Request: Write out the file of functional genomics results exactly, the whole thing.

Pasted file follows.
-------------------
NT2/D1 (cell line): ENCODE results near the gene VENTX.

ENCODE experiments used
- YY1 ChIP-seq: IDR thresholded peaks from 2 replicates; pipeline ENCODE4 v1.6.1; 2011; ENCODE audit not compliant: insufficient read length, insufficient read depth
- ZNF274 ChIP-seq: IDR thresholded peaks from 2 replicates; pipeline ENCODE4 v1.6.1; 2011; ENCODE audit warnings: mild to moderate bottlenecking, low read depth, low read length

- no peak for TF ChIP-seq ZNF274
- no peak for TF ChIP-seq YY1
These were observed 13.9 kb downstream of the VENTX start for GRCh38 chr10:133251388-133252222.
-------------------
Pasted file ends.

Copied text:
NT2/D1 (cell line): ENCODE results near the gene VENTX.

ENCODE experiments used
- YY1 ChIP-seq: IDR thresholded peaks from 2 replicates; pipeline ENCODE4 v1.6.1; 2011; ENCODE audit not compliant: insufficient read length, insufficient read depth
- ZNF274 ChIP-seq: IDR thresholded peaks from 2 replicates; pipeline ENCODE4 v1.6.1; 2011; ENCODE audit warnings: mild to moderate bottlenecking, low read depth, low read length

- no peak for TF ChIP-seq ZNF274
- no peak for TF ChIP-seq YY1
These were observed 13.9 kb downstream of the VENTX start for GRCh38 chr10:133251388-133252222.